I pulled out my old apologetics books. What I once saw as air tight explanations, suddenly I saw were truly nothing but one logical fallacy after another. Circular reasoning, straw men and special pleading were the essential foundations of nearly every argument in Josh McDowells “A Ready Defense” and other lesser known apologetic sources.

I began seeing the great wisdom of Descartes, doubting everything then rebuilding his world view from scratch. This led him to state, “I think, therefore I am.” In a sense, I took everything I thought I knew or believed and threw it in the air and let everything fall where it may. The first thing that I found to be true is from Dr Michael Shermer’s rephrasing of Descartes, “I am, therefore, I think.”

I found myself in a considerable depression at this point. My foundation was gone and there was no going back with any honesty. My identity as a Christian was shot. When combined with all the existential questions I now faced, I was in a very dark place. I started to search for something to fill that gap. After much searching, pondering, reading and soul searching I think I found it. Truth.

I have learned that it is not the answers we come to that define who we are. It is the questions that we ask and the process we use to address the questions that is of the prime importance. I believe that this is the path to Truth.

I found Stephen Gibson’s book and podcast “Truth Driven Thinking.” He seemed to be a little further along the same path I found myself wandering. He wrote a pledge for truth which states so clearly all the things I have been thinking.

When I look at what I believe to be true, I recognize all I really have are opinions in various stages of development. Many variables such as age, additional information, education or exposure to other viewpoints could change what I believe in the long run. In the meantime, I can passionately argue on behalf of what I believe. Doing so is my democratic right – perhaps even duty. But none of my beliefs will own me or hold me hostage. I will forever be willing to entertain challenges to what I know, and ultimately even be willing to give up any belief if I do so in the interest of truth, when faced with credible and valid evidence. If I don’t stand for and honor truth above all, I know that the hard wiring of my being prioritizes survival, self-preservation and the path of least resistance. And when ego, self-interest or self-affirmation is allowed to take over, my own worth is less than it could potentially be if I pursue truth. Caving to that kind of “dark side” is not who I am or what I want to stand for. Pursuit of TRUTH is light. I want to be a “net giver” to the world, not a “net taker,” and to do so I simply have to prioritize truth ahead of all else, with the sober knowledge that I’ll never in this life even know for sure whether or not I’ve found it.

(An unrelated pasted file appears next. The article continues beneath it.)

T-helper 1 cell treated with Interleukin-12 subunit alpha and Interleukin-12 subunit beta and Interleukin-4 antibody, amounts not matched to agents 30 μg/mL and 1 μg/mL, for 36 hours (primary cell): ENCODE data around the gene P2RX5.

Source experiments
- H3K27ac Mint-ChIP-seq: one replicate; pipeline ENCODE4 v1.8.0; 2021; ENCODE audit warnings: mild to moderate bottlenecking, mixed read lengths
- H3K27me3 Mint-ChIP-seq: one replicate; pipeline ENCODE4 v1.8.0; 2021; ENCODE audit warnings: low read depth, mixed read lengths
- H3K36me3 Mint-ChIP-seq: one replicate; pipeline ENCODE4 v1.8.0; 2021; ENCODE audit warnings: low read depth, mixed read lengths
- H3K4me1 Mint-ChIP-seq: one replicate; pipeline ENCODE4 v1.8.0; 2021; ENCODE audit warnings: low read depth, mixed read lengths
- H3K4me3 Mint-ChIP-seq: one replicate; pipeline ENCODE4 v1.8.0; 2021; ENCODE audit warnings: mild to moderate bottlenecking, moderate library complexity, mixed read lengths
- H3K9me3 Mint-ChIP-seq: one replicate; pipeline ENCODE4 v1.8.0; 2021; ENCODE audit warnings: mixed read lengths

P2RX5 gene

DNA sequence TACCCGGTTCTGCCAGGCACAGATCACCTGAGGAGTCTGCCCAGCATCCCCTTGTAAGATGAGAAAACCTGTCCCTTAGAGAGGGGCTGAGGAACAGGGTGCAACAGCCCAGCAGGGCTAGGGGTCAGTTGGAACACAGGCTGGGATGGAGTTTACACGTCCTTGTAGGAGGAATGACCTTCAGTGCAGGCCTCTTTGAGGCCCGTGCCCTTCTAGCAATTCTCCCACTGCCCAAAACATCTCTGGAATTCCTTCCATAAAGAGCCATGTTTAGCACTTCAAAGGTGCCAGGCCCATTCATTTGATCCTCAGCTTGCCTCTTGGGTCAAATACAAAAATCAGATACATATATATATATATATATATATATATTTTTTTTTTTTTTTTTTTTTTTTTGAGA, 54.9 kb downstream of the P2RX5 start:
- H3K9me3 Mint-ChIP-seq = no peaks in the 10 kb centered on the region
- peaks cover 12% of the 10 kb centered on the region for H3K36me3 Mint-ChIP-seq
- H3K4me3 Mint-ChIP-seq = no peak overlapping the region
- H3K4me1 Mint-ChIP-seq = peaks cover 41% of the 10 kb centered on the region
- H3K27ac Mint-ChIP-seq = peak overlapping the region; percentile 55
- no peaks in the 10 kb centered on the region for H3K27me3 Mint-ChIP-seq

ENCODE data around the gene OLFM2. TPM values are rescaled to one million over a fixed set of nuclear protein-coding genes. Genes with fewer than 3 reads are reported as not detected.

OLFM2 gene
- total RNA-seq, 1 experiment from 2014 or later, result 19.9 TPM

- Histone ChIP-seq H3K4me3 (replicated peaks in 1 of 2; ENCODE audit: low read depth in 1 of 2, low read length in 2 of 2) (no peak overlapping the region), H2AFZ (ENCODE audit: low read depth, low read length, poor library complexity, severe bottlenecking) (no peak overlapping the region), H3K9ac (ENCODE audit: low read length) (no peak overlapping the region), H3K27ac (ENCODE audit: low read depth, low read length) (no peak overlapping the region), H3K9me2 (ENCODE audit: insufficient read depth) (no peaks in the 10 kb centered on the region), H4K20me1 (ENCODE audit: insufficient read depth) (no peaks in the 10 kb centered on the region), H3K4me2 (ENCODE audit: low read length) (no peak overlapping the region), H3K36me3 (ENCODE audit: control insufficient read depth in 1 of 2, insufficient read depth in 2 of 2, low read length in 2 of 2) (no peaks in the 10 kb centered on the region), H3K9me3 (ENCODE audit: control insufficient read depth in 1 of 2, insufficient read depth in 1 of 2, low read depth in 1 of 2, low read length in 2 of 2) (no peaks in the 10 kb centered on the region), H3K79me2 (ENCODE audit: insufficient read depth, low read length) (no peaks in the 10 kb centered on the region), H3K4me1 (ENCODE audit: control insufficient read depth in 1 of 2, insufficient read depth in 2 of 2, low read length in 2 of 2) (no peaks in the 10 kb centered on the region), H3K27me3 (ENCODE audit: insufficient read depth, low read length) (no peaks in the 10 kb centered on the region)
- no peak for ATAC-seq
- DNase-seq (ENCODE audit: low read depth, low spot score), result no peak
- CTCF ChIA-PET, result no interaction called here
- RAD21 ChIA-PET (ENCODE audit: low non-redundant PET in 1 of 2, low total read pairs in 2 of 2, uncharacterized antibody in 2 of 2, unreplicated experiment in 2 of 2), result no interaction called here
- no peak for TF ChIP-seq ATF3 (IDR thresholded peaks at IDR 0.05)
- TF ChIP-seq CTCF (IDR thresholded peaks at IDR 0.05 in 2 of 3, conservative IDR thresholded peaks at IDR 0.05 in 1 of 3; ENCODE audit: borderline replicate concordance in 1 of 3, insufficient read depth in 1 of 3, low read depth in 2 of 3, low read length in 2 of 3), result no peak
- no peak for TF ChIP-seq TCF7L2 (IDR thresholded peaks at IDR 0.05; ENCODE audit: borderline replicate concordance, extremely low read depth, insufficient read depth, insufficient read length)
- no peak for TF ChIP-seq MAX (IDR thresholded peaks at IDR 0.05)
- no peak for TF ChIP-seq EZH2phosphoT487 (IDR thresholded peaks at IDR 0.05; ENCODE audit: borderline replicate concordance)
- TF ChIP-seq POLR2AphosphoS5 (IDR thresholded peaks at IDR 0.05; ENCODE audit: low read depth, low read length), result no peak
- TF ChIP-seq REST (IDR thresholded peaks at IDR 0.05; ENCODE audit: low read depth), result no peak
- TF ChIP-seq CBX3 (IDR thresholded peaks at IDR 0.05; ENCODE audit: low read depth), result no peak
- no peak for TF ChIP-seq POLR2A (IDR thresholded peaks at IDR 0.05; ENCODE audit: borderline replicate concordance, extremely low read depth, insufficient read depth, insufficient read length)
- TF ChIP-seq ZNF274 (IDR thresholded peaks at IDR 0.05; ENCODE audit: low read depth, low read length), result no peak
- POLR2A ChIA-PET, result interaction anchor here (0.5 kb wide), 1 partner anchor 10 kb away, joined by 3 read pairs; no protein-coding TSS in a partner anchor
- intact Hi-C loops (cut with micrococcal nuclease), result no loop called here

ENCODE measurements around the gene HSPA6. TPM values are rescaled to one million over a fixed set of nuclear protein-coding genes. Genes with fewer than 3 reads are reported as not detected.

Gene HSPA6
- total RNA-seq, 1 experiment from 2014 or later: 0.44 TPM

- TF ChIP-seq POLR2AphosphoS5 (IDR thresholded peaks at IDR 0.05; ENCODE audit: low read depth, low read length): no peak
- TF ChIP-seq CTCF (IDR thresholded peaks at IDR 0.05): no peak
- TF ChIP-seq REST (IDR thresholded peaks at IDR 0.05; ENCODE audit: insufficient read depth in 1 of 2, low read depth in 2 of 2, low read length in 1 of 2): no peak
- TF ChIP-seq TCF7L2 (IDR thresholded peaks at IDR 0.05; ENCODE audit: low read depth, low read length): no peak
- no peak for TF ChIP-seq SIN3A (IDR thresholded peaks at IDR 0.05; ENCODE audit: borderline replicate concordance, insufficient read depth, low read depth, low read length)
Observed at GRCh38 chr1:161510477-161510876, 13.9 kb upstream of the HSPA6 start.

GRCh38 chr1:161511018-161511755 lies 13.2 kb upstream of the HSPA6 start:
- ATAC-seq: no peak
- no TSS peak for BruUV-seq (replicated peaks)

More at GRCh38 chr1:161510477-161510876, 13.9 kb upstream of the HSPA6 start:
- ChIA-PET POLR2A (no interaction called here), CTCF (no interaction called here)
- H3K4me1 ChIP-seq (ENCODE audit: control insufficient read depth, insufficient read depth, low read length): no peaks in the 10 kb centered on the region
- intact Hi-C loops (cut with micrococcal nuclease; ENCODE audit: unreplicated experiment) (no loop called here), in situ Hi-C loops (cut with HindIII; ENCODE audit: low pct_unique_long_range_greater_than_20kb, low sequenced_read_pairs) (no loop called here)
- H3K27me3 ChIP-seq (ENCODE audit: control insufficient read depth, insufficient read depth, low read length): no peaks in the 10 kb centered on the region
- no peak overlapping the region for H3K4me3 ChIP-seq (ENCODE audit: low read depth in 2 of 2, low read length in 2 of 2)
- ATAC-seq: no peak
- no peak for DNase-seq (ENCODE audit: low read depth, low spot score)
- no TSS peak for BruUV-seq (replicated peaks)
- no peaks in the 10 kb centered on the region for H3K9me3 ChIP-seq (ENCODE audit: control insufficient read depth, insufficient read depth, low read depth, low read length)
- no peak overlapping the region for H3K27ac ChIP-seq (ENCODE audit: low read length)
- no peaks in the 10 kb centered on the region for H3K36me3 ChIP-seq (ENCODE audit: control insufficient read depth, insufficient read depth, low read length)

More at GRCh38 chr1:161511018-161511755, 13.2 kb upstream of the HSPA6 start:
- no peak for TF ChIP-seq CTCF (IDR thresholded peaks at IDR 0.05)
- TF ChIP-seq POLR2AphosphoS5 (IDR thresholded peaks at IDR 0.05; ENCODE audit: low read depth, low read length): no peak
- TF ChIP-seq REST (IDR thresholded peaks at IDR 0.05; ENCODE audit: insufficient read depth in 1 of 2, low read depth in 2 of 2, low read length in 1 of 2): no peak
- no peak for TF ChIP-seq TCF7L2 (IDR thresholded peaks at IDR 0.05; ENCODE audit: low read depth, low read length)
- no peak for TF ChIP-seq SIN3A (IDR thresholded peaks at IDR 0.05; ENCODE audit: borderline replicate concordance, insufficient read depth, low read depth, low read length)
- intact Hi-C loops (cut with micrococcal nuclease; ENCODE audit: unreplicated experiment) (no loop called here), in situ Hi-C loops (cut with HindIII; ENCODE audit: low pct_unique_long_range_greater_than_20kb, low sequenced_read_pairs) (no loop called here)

- Stephen L. Gibson

OK, back to why I state that I am an Atheist. It is simply that at this point in my life, with all the available knowledge, I do not find credible evidence for the existence of any gods. Therefore, I am a non-theist or an atheist.

In this short statement, I have only been able to touch a fraction of the pieces that came together to make me re-evaluate this change in my life. I am more that willing to discuss, not argue or debate, these issues with anyone who is willing to talk respectfully. I put this limitation up because if you are reading this, you are most likely someone I love dearly and I choose not to place our differences of faith between us.

I will sign off with these thoughts which may give some additional insight to what is in my heart.

If there is a god, my search for the Truth will lead me there.
If there is a god, he will not be intimidated but will rejoice in honest inquiry.
If there is a god who is to intimidated by an honest search for Truth, he is not much of a god.